I’ve been in the process of going back through my back catalog of unprocessed images. In some cases there are entire shoots I just never got around to looking at. In other instances I’m taking a new look to see if I overlooked any promising photographs. One of the events I hadn’t processed or shared many images from was the 2012 Joint Service Open House and Air Show held at Joint Base Andrews in Maryland.

I don’t often get to airshows but I’ve really enjoyed all I’ve been to, including this one. For me the highlight of these shows are most often the aerial performances, and of those at the 2012 show I was most drawn to the F-22 Raptor performance and that of the U.S. Navy Blue Angels.

USAF F-22 Raptor

The F-22 Raptor is a remarkable aircraft, serving as a fifth generation stealth air superiority fighter for the United State Air Force. This was the first time I’d seen one of these in person. I recall when they first lit up the engines I was surprised at the sound. It was definitely the sound of a jet engine but it had this strange high pitched whine I’d never heard before. My pulse was pounding from that moment until the fighter landed. The things this aircraft can do are just amazing, seeming to defy gravity at times.

Raptor Flyby #1: USAF F-22 Raptor performing a flyby.

Raptor Flyby #2: USAF F-22 Raptor angled upward.

Below is a YouTube video of the 2012 performance of the Raptor. It’s a great video but it can’t do justice to the performance. This is the sort of thing you really do need to see in person. I highly recommend finding an airshow where you can view this incredible aircraft. Keep watching to the end of the video and you’ll also see the USAF Heritage Flight with the F-22 Raptor and the World War II era P-51 Mustang flying in formation.

USN Blue Angels

The Blue Angels are the United States Navy’s flight demonstration squadron, flying six F/A-18 Hornets. Blue Angels pilots are extraordinarily skilled, something anyone who has seen them can attest to. They fly in some amazing formations, at times within 18 inches of one another. As with the Raptor demonstration, my pulse was racing throughout the entire Blue Angels performance.

Blue Angels Flyby #1: USN F/A-18 flyby at an angle.

Blue Angels Flyby #2: USN F/A-18 performing a flyby.

Blue Angels Flyby #3: The underside of a Blue Angels F/A-18 Hornet.

Blue Angels Flyby #4: A pair of USN F/A-18 Hornets flying in formation.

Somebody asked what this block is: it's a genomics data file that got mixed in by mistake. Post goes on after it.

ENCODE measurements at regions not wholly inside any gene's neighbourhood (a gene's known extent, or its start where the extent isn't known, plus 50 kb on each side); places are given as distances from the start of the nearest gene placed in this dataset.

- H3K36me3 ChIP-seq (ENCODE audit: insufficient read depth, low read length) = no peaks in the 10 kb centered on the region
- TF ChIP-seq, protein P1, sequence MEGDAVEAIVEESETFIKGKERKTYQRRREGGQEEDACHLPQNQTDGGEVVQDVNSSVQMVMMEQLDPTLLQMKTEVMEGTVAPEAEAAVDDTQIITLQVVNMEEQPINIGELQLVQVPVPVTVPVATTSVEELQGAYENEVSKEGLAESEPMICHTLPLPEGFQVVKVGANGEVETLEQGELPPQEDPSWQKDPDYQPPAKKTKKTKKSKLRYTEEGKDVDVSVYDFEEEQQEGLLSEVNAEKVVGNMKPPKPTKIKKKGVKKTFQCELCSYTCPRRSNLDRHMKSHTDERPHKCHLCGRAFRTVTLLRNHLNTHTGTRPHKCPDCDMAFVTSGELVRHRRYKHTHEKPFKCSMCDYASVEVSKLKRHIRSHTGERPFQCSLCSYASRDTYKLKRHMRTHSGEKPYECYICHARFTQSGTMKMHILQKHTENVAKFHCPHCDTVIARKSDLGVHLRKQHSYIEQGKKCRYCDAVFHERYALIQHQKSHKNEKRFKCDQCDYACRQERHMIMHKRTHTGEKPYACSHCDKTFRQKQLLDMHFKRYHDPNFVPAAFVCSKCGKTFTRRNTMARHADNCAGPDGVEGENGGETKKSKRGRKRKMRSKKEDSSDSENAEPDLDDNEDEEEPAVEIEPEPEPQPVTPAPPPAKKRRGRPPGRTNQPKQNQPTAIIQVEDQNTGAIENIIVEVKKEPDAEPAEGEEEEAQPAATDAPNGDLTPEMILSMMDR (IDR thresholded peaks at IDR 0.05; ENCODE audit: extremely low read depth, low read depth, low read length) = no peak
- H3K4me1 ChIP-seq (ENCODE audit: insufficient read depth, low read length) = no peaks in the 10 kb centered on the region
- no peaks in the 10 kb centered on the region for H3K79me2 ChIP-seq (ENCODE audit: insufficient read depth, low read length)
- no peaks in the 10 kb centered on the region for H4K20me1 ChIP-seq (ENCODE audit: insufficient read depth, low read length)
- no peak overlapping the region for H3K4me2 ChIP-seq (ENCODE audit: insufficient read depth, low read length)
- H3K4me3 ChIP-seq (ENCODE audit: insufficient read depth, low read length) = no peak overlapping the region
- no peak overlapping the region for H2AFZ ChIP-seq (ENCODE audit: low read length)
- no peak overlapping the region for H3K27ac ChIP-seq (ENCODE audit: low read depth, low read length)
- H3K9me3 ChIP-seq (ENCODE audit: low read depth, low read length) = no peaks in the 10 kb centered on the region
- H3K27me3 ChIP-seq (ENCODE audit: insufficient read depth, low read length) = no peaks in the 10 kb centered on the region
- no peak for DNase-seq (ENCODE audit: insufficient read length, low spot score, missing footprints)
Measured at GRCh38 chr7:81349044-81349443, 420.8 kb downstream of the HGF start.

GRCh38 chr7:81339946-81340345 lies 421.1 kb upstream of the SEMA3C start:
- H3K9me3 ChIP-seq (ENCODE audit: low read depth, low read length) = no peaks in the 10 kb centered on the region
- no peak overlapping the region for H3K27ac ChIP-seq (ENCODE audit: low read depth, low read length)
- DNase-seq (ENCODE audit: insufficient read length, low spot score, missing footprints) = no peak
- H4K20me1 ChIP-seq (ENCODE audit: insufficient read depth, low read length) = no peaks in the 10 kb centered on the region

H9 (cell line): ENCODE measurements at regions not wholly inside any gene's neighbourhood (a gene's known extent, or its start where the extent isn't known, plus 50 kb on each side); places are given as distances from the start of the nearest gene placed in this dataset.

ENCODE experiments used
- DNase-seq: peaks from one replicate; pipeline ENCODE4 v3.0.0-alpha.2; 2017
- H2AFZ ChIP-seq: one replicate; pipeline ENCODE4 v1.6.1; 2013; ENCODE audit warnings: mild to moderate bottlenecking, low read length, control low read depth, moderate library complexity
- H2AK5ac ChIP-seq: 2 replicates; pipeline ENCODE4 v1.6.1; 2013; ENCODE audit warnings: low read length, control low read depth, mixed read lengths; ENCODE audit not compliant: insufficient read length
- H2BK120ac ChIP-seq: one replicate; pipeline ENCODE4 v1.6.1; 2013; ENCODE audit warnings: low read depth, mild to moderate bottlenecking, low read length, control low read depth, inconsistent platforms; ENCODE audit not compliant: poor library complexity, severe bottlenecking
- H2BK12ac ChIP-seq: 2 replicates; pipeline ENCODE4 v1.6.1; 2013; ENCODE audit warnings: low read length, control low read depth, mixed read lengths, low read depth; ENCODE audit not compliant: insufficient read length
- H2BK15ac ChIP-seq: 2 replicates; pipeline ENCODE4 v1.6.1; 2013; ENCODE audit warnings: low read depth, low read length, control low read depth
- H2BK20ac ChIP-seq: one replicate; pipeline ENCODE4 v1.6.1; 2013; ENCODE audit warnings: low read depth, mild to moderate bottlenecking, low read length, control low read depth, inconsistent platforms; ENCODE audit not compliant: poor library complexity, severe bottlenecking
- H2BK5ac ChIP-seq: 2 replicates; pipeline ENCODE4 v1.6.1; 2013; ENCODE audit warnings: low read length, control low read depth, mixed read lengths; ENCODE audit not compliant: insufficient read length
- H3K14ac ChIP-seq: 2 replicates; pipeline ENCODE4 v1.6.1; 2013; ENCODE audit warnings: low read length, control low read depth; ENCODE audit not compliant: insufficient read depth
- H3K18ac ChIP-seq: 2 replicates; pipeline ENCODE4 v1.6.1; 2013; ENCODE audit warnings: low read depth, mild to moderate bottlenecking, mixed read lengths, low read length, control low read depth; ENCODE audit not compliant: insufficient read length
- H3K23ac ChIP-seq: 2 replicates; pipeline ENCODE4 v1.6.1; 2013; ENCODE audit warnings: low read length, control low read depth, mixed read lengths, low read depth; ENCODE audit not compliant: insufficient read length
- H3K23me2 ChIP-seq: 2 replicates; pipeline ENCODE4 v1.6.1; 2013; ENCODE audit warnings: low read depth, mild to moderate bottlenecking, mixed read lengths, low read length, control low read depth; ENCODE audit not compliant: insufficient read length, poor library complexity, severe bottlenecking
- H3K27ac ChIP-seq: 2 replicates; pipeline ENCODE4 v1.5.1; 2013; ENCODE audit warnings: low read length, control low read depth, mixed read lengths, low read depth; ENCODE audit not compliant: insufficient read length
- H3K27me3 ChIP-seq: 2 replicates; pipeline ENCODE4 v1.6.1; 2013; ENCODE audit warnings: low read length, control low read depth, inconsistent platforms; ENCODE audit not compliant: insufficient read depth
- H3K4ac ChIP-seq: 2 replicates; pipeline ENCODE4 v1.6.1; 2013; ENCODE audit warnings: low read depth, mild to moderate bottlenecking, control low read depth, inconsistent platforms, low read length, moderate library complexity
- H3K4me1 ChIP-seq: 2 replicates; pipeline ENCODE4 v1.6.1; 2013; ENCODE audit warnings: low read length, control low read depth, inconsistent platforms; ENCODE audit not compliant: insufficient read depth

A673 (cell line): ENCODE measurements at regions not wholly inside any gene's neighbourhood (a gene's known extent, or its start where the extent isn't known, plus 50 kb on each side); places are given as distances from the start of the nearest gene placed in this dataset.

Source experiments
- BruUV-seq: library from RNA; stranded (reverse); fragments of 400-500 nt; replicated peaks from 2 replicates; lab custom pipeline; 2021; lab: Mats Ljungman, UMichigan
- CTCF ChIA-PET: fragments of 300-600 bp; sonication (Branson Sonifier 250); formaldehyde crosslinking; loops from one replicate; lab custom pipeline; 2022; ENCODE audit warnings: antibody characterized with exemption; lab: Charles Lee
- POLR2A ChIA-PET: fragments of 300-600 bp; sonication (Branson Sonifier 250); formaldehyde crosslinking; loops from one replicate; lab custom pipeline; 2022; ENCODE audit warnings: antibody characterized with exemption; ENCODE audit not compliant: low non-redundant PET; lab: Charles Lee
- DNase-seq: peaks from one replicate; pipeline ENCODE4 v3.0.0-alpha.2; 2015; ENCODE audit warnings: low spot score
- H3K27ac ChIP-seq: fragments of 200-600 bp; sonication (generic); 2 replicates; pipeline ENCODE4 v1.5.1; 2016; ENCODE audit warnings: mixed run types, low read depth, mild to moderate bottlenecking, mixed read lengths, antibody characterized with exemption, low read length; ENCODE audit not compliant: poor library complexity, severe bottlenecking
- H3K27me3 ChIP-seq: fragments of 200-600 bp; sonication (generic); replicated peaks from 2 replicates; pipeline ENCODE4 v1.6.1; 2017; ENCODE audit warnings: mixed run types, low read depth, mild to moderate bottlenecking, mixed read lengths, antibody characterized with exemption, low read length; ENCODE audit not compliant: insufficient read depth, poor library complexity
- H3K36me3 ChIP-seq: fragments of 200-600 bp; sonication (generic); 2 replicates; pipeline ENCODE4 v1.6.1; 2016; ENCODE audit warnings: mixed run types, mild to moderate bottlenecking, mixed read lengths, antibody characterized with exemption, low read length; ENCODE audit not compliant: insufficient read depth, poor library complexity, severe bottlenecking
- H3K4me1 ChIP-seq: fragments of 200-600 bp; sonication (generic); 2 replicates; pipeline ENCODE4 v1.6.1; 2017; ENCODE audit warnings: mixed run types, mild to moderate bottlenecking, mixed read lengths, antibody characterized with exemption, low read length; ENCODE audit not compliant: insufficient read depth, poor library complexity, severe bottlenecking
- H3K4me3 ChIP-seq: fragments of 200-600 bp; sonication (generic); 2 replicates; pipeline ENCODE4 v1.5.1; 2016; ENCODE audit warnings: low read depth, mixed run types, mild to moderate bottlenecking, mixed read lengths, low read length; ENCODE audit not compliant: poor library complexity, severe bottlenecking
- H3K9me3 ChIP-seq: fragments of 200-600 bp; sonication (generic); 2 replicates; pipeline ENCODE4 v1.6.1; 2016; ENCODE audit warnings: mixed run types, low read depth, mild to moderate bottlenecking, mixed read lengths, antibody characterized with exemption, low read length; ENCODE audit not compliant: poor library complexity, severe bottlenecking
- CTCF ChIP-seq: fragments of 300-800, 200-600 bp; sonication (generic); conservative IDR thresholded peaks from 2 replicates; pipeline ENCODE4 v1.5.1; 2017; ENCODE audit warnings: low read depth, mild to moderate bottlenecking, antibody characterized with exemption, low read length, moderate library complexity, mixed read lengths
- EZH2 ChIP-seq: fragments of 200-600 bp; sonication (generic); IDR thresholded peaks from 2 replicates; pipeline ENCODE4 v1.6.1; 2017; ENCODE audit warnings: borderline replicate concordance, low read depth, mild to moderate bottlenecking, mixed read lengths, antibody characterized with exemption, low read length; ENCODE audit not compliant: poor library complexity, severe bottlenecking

I highly recommend seeing the Blue Angels in person if at all possible. But if you can’t below is a YouTube video of the entire 2012 performance.

Most of these photographs are available as wall art in the Shop with titles of Raptor Flyby and Blue Angels Flyby.

Choice of Aperture for a Clematis in the Garden by Todd Henson

One day while visiting my folks I was taken by the sight of this beautiful purple clematis flowering in their garden, hanging from a black metal trellis. Thankfully I had my camera with me that day, though only a single lens, the 16-35mm f/4. I don’t often use this lens for photographing flowers, but it seemed like a good time to start.

The photos in this post show 3 different angles I tried when photographing these lovely flowers. They weren’t all that high off the ground so I used the 35mm end of the zoom to focus in on the flower without too much distracting background. Then I experimented with framing and with aperture.

I most often use the 16-35mm when I’d like a lot of depth of field. Wide angle lenses are usually good at providing this. But when photographing these clematis I was more interested in a shallow depth of field. The widest aperture of this lens is f/4 and that ended up being the aperture I used for my favorite shots of this series. I did, however, create 2 images at f/8 to show you the difference this makes.

I held the lens physically close to the subject, probably very close to the minimum focusing distance of the lens. Even with an aperture of f/8 the background is nicely blurred, but it does still have some detail. Notice the difference when I opened the aperture one more stop to f/4, its widest setting. It throws the background even more out of focus, but it also throws some of the main flower out of focus.

There’s no right or wrong in these situations. It all depends on what look you are going for. For myself, I tend to prefer the images with a shallower depth of field. Which do you prefer?